Participation is synonymous with sustainability

Keeping the population in its land and investing in infrastructures are key factors to recover a region after a natural disaster. To do so it is essential to restore the access to water with the full participation of all victims in the operation and maintenance of the infrastructures. This participation is a key factor to achieve a sustainable recovery. The project of the We Are Water Foundation in the Philippines shows that resilience is possible, reviving the growth expectations of the population that experienced the disaster of Typhoon Haiyan.


“I am in charge of collecting the money we pay for water in this community. If the money we collect is not enough, I pay the remaining amount myself.” These are Marylin’s words, one of the managers of the water sources that the We Are Water Foundation has recovered in collaboration with World Vision in one of the most affected areas by Typhoon Haiyan. Marylin lives in a small community in the island of Leyte, where the gusts of wind reached 235 km per hour and rainfall was torrential. 

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The project of the We Are Water Foundation and World Vision repaired eight communal water systems, six level-1 systems (rainwater traps or sources with a manual pump) and two level-2 systems (communal taps connected with pipes to a tank and to a source of water with a higher flow rate) This allowed the access of around 4,500 people to drinking water.  

The project established and trained eight water committees that agreed, together with the members of the community and the public workers in charge of water, to pay three pesos (0,047 €) per canister, an amount that enables the maintenance of the water supply facilities in perfect condition. Marylin is a member of one of these committees and her work and generosity play a key role in order to achieve the sustainability of the help received in the level-1 and level-2 systems, which are the ones that depend the most on users.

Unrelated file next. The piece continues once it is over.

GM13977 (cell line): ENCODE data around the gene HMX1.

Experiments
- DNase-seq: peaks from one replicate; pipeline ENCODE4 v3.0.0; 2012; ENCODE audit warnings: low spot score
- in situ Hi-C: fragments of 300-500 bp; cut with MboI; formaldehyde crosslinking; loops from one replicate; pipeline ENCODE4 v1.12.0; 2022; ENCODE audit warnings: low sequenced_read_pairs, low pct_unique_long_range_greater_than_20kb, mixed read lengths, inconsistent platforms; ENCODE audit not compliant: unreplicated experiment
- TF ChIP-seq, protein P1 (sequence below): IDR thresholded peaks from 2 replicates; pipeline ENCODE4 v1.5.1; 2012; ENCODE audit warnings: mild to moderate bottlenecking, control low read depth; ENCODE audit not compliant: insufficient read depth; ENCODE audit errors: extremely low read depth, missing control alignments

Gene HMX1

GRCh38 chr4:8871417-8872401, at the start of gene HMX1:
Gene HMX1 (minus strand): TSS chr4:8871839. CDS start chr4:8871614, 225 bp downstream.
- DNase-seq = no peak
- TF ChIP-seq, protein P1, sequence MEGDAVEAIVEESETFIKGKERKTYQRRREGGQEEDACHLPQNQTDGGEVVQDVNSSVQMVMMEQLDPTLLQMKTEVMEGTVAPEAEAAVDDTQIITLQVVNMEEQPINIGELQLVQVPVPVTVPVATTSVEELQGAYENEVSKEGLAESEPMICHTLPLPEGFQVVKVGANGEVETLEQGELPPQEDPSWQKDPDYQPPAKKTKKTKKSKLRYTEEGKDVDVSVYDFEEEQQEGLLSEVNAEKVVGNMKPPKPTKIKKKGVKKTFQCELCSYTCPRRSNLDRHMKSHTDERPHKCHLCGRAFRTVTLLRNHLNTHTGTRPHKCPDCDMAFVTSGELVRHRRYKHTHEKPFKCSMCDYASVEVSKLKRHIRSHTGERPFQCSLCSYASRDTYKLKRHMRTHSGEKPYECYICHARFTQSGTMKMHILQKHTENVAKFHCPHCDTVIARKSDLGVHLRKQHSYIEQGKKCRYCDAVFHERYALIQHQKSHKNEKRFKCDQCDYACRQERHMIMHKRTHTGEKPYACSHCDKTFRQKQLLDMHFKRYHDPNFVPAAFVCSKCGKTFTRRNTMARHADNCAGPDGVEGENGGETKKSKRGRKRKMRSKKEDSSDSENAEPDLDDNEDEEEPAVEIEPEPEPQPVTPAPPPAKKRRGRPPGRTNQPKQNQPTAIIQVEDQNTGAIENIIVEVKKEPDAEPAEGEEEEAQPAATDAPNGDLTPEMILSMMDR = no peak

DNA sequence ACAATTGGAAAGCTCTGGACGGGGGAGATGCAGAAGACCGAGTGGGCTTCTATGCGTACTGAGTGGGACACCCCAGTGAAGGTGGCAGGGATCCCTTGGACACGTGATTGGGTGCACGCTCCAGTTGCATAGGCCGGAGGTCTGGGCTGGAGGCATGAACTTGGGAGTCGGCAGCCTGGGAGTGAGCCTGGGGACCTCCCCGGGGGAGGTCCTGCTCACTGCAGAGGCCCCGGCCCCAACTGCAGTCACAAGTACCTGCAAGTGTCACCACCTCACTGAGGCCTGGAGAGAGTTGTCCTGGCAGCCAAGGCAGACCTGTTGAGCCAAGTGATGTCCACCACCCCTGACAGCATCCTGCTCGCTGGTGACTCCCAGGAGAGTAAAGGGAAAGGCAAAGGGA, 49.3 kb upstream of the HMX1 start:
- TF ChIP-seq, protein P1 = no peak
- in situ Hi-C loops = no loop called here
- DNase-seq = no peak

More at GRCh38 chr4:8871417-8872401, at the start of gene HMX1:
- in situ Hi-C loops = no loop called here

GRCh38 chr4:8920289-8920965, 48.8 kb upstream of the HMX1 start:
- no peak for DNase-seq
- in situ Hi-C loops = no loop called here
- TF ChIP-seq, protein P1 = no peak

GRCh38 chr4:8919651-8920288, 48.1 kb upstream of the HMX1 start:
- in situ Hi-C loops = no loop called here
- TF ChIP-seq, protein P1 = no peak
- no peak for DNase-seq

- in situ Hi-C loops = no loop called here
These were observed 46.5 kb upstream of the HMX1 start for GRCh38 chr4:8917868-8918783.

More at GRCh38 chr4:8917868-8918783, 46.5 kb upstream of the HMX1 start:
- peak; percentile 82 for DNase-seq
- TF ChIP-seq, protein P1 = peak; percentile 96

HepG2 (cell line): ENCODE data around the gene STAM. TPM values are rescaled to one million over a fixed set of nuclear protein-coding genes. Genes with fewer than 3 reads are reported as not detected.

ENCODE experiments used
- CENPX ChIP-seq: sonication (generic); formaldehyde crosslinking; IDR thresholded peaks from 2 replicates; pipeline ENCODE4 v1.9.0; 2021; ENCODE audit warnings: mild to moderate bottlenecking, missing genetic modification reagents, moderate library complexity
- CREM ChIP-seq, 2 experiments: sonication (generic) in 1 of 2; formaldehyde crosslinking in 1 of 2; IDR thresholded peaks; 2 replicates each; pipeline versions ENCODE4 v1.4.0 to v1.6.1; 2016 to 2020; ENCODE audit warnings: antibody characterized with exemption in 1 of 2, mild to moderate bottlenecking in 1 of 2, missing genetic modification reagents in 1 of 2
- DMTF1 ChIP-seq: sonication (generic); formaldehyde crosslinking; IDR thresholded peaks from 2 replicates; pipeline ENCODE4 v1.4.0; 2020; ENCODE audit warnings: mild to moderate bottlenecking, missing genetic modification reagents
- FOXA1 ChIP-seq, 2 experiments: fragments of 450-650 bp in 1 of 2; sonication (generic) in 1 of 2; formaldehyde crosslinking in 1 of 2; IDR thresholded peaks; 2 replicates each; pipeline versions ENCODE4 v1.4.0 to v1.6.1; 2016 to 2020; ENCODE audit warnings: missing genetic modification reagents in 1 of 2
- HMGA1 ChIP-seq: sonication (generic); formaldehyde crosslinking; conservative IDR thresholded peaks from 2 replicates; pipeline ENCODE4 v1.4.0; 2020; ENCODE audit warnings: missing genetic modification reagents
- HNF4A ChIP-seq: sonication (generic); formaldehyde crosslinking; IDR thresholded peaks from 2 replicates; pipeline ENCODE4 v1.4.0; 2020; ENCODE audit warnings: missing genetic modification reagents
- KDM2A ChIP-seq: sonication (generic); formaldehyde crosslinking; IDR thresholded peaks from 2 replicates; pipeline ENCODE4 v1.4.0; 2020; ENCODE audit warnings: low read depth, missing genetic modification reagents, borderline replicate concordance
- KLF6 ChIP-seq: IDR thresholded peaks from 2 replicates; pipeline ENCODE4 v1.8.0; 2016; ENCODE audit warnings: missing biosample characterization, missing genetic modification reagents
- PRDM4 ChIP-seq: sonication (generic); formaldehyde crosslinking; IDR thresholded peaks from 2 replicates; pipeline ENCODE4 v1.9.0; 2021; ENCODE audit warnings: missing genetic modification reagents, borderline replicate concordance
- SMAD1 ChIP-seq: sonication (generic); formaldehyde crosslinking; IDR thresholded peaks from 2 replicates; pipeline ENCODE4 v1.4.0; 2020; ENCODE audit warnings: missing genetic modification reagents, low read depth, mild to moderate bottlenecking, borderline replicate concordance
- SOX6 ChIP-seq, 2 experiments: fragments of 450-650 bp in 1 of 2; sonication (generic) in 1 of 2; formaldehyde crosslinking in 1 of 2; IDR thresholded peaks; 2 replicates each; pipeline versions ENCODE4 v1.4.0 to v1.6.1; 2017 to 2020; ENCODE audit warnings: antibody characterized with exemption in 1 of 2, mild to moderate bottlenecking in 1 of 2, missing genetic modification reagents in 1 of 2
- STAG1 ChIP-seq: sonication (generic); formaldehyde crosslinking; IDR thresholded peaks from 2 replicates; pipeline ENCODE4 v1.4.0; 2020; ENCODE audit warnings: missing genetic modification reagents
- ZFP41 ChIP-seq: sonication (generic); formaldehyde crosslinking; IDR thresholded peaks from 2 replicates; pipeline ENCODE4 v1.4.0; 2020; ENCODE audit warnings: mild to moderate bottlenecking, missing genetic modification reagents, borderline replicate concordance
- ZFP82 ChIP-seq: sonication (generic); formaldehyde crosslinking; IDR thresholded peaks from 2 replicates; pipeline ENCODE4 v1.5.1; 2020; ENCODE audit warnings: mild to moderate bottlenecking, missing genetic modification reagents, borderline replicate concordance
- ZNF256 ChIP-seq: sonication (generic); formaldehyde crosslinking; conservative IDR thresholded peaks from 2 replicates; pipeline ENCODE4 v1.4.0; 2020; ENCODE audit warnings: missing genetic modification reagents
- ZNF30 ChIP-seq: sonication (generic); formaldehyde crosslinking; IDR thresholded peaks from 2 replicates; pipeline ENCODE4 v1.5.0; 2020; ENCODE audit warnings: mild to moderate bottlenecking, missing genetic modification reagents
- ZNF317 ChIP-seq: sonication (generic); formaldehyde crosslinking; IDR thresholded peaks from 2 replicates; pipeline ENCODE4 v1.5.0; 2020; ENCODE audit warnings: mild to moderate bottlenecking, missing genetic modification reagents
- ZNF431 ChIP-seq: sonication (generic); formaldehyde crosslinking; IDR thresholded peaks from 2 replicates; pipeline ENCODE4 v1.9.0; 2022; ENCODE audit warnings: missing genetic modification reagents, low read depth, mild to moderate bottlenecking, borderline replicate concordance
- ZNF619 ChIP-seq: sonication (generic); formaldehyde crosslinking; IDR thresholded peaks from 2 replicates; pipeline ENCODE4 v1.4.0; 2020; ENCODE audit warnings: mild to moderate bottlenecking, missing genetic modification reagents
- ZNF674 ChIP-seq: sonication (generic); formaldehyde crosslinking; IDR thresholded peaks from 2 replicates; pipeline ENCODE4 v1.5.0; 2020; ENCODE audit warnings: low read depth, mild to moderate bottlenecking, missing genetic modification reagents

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Following a communal strategy, these committees are also the foundation to implement the awareness-raising processes on hygiene with the aim of avoiding the practices that threaten the health of the users of these facilities.

After a disaster, communities become more aware of the value of water infrastructures and in this sense the participation in the control of the use and maintenance of the facilities is a cross-cutting element that joins and raises awareness, two key factors for the sustainability of the facilities and the decrease of the vulnerability of the population to a meteorological phenomenon that climate change will make more frequent. 

Haiyan caused around 10,000 deaths and the loss of nearly all coconut, sugar cane and rice crops and of thousands of livestock. 575, 000 houses were destroyed and 4.4 million people were displaced from their homes. As explained by the expert in disasters Eric Cesal, director of special projects of the Curry Stone Foundation, at the series of conferences Development by Design, organised by Roca along with the School of Architecture of UIC Barcelona: “the recovery of a devastated area greatly depends on the capacity of the displaced persons to return”. And to achieve this it is essential to recover the access to water, since as stated by Aaron Aspi, head of Communications at World Vision Philippines “without water there is no chance of return or rebuilding”.

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